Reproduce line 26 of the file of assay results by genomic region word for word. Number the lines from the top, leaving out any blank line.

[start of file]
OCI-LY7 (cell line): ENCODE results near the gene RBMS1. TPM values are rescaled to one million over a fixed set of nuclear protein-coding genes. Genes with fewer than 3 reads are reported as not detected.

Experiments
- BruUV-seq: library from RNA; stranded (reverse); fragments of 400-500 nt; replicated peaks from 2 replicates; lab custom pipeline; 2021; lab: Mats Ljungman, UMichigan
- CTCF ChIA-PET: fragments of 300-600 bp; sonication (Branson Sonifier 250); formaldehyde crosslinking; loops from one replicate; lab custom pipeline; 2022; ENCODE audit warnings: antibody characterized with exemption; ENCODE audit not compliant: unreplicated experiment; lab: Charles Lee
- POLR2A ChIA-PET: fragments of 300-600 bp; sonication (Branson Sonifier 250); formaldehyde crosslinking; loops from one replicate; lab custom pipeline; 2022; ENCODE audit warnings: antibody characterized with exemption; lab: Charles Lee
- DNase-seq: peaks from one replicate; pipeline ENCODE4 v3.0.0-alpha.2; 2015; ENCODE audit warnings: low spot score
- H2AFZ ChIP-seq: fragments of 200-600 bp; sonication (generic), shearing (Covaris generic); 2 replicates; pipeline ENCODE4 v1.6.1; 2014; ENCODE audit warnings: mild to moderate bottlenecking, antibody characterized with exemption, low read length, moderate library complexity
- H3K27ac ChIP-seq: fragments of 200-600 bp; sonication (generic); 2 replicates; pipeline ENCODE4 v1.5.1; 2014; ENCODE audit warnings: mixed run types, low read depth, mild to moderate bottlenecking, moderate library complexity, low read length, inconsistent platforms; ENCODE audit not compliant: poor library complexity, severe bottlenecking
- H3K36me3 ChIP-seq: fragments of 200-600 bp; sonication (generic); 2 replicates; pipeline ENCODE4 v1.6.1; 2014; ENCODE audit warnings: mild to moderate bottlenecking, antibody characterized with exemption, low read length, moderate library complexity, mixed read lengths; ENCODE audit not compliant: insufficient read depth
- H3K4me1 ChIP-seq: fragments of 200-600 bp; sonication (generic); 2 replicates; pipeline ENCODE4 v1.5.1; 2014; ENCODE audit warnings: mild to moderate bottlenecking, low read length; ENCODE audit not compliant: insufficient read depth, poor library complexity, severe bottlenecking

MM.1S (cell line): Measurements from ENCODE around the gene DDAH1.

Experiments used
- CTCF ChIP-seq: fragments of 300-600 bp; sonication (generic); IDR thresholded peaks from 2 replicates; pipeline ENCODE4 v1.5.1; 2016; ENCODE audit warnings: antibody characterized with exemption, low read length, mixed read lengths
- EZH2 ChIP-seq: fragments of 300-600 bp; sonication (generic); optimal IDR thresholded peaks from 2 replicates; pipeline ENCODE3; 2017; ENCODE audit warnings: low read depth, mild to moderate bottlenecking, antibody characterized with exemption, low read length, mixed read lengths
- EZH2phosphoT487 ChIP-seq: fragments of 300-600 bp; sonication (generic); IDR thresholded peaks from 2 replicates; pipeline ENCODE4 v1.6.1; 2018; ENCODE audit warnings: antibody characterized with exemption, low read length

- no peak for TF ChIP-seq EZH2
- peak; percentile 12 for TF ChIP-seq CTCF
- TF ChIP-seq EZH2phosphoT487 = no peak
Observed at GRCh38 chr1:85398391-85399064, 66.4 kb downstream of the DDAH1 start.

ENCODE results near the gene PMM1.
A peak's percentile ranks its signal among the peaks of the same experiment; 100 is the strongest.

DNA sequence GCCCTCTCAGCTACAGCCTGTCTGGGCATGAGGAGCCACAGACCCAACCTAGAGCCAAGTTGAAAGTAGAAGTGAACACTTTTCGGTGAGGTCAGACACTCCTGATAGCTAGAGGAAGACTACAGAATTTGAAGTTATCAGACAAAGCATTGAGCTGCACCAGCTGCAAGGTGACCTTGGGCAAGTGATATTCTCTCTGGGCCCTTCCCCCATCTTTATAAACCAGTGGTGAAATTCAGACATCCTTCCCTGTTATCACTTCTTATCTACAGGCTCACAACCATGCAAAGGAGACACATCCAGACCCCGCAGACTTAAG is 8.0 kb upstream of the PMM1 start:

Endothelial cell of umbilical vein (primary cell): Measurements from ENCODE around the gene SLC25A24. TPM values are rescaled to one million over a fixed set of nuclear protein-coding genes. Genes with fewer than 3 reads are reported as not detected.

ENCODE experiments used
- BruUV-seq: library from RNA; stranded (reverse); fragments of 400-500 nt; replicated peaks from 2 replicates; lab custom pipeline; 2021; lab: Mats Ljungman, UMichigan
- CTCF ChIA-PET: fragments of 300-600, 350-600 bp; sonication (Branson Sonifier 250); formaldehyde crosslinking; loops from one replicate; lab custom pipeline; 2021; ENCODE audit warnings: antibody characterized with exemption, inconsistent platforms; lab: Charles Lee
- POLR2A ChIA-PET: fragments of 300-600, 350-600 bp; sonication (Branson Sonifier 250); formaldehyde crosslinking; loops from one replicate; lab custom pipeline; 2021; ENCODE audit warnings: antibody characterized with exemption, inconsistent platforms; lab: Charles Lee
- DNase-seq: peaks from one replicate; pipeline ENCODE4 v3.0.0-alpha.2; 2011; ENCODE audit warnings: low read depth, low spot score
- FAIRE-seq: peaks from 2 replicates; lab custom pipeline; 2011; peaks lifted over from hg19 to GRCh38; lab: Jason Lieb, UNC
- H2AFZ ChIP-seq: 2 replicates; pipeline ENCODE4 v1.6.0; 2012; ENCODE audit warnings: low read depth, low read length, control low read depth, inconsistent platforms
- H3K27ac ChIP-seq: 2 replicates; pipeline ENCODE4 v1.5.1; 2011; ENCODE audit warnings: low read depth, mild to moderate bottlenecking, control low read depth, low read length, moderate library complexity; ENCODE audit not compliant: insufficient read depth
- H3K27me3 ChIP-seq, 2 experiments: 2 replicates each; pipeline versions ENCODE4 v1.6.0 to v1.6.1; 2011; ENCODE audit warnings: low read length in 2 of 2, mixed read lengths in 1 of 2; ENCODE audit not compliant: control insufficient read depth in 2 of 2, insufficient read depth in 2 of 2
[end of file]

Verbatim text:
- CTCF ChIA-PET: fragments of 300-600, 350-600 bp; sonication (Branson Sonifier 250); formaldehyde crosslinking; loops from one replicate; lab custom pipeline; 2021; ENCODE audit warnings: antibody characterized with exemption, inconsistent platforms; lab: Charles Lee